So. Let us quickly get to the reason you opened this blog post: a Harry Potter reference. If you are a "Potterface," you well know of the Defense Against the Dark Arts class from J.K. Rowling's popular fiction, or DADA, as fans call it. You may NOT be a Rowling-reader, but you will probably be able to relate to these as a believer or a spiritual leader. Now, I do not teach at Hogwarts, but I have had privileges to equip students for quite some years in more than one discipline.
Although there are some things I have learned about teaching AND about true defense against "the dark one" from a few of the transitioning teachers of that class in the famed stories, I am not going way out on a limb and saying that the fictional world of wizardry is flawless. I WILL say that there are some great parables in these stories and I also think there are some lessons to be learned from each besides how to make your own Patronus.
Even if you have never-ever cracked open a Rowling book or sat through a Potter movie, you will get this. But ... if you are in fact a Potterface, you will nod your head in YUP-YUP-YUP. So without further adieu (and in chronological order, no less!) ...
SEVEN WAYS TO DEFEND AGAINST THE DARK ARTS:
Professor Quirrell. You may at times feel inadequate and have a burning desire to prove yourself. Just don’t be a two-faced fraud, m-kay?
ProfessorGilderoy Lockhart. You can be a fun and engaging person, but the truth must be communicated at all costs or else your crazy will become obvious.
Professor Remus Lupin. Bravery. Kindness. Patience. The best defense against darkness is truth at all costs.
Barty Crouch, Jr. (oops, I mean Alastor "Mad-Eye" Moody ... or not). Two words: constant vigilance. He encouraged it, but did not live it and was instead another incarnation of the first year deception. You … you live it. Authenticity is everything.
Delores Umbridge. A lot of experiences or educational degrees do not qualify you to occupy any position of leadership or immediately give you the right to use your knowledge as a ghastly weapon.
Severus Snape. Silence has a specific control. It has the power to get people to reflect and can help slow your own mind down instead of reacting. Use silence deliberately, but wisely.
Amycus Carrow. Now here was a teacher/leader who was a brilliant man, but was under the influence of darkness. Who has known anyone like that? Have you? :-/ You are better than that. I'm clearly not ending on a high note here ...
Professors Three and Six may not have been perfect, but they stand out from others in truth and commitment, huh?
These all have a very common denominator and what I have learned about being an influence in the classroom and, okay, in life from the DADA teachers is this: Be honest. Be yourself. Be real. In book seven, The Deathly Hallows, Ms Rowling includes pretty clear references to Matthew 6:19, “Where your treasure is, there will your heart be also” (p 325). You want respect from your friends, your children, possible students or from anyone at all? First give it to THEM.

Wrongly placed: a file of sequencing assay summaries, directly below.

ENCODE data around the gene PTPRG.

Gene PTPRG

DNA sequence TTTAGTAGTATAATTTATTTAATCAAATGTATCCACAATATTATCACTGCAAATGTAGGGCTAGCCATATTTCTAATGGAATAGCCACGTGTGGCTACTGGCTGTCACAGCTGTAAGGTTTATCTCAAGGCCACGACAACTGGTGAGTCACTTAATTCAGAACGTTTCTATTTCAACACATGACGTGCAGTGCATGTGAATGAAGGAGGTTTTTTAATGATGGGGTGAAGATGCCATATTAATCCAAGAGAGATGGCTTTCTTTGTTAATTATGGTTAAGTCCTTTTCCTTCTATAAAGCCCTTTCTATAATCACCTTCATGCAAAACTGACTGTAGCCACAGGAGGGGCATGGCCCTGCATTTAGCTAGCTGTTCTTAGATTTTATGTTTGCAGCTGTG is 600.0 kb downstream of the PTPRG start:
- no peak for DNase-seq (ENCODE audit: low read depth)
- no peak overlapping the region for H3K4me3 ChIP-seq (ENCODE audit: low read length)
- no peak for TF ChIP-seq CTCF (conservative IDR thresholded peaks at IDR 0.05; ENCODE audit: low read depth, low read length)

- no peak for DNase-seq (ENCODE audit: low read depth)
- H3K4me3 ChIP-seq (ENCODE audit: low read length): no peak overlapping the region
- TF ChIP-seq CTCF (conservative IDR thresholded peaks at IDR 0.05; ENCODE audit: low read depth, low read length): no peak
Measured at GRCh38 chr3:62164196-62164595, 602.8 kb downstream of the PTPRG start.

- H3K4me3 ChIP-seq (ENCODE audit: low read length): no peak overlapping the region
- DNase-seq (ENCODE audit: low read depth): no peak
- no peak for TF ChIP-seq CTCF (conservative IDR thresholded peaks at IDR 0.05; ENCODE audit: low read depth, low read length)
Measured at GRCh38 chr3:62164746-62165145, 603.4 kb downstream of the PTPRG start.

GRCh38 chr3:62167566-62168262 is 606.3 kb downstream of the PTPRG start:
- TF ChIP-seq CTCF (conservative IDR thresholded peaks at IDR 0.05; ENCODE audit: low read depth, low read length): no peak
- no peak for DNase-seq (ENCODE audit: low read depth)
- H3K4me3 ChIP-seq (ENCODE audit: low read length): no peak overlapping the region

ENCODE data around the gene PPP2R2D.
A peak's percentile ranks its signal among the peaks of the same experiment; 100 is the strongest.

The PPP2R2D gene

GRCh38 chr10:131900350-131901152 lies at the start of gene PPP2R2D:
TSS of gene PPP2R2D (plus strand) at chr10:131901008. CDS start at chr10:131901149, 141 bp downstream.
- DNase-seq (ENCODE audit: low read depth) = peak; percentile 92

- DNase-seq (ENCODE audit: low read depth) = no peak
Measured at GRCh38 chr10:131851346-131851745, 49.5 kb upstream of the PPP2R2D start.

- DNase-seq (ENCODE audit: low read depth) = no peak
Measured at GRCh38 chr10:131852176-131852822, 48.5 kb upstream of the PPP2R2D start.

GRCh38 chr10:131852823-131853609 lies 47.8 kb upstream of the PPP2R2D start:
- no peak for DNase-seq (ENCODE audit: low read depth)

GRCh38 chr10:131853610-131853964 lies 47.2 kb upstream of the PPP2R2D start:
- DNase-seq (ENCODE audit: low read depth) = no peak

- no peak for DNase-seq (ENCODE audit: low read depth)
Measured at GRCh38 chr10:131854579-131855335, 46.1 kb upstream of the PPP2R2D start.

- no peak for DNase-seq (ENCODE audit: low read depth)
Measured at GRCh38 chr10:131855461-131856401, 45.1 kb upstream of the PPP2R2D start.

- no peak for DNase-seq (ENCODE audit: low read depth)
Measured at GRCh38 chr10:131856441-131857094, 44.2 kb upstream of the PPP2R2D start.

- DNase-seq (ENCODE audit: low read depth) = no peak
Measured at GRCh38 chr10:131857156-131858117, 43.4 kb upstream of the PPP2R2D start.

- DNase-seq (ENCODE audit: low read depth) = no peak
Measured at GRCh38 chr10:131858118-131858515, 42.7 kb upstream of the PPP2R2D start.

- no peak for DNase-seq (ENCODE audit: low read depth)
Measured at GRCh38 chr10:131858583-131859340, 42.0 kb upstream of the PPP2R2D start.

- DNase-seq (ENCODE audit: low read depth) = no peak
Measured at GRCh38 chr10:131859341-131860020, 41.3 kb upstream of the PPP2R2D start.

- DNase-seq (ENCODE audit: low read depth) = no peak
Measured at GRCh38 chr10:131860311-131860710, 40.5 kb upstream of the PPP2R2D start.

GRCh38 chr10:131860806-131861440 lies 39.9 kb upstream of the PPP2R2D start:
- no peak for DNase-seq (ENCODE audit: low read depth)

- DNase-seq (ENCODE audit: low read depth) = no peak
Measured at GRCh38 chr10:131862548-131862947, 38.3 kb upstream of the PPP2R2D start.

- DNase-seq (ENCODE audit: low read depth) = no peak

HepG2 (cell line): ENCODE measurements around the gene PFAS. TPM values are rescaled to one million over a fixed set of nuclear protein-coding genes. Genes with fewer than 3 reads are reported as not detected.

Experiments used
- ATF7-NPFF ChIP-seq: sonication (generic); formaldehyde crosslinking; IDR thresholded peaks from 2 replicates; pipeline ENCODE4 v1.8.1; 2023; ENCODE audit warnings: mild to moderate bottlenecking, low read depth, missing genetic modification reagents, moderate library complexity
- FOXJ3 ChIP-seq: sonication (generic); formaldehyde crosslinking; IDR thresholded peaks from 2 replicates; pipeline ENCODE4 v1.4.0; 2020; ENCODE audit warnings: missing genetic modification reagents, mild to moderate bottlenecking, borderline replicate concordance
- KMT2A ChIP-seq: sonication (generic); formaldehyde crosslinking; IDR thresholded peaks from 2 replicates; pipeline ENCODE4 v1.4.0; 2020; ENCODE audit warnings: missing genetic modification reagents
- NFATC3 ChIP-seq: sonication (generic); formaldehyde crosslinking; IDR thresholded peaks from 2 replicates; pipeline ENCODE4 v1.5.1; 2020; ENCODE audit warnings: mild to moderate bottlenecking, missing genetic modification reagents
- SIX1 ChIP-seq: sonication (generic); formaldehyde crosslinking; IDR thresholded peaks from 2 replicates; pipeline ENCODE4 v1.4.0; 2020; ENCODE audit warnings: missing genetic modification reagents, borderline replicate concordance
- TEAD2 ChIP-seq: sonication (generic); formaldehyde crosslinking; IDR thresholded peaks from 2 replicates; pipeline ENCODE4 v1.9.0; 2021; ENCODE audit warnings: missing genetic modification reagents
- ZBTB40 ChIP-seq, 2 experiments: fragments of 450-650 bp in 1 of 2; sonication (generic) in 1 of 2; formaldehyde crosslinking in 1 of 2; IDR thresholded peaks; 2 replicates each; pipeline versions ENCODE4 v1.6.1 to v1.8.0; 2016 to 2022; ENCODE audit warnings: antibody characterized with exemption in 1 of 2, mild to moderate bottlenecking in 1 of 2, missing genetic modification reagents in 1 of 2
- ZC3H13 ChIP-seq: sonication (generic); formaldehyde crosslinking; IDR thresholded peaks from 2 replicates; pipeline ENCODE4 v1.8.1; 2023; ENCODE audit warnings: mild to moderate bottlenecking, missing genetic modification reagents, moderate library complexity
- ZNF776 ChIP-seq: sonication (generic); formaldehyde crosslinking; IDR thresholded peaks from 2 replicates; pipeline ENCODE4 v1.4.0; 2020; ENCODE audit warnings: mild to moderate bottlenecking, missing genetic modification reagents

My friend Julie proposes that "it isn't the movies that influence young people to leave God, it's what they witness in the lives/attitudes of who they live with and what they are taught by those examples that primarily affects them." I guess it's easier for me to get angry at a movie for whatever reason than to do self-examination. Am I treating my husband in a way that encourages faith in my children? Do my attitudes help my kid to soften their heart and fall in love with Jesus and trust God? Self-examination is devastating, and I'd rather be mad at a movie producer than myself.
I am reminded of some wisdom from apostle James:
Don’t fool yourself into thinking that you are a listener when you are anything but, letting the Word go in one ear and out the other. Act on what you hear! Those who hear and don’t act are like those who glance in the mirror, walk away, and two minutes later have no idea who they are, what they look like.
But whoever catches a glimpse of the revealed counsel of God—the free life!—even out of the corner of his eye, and sticks with it, is no distracted scatterbrain but a man or woman of action. That person will find delight and affirmation in the action.
I am not forcing scriptural truths into a work of pure fiction. However, I AM finding a few things in fiction that rights truth in life. The way to defend against any 'dark arts' with which a Christian is familiar are relatively straightforward in scripture: act on what you hear and what you know; anyone who sets himself up as “religious” by talking a good game is self-deceived. This kind of religion is hot air and only hot air (James 1:25-26). The same could be said about looking in the mirror, my friend. Be who you are. I mean, I certainly think you're pretty impressive. A lot of people do!
We have just chatted about a few things that helped fictional teachers defend against darkness and how a few moments were pretty good references to scripture. But let's look at my favourite from The Deathly Hallows ... and VERY OBVIOUS one. Depending on which print version you are reading from with DH, 1 Corinthians 15:26, “The last enemy that shall be destroyed is death” can be found around page 328 of said story.
I hope you related to some of the ways the Hogwarts teachers used to defend against darkness as those suggested ways were not magical. However, using them wisely will incite a different kind of "magic" --- there is a proverb has been attributed to many cultures, and it is pretty dead on when it comes to being a person of courage and I leave you with this thought:
“Tell me who you love, and I’ll tell you who you are.”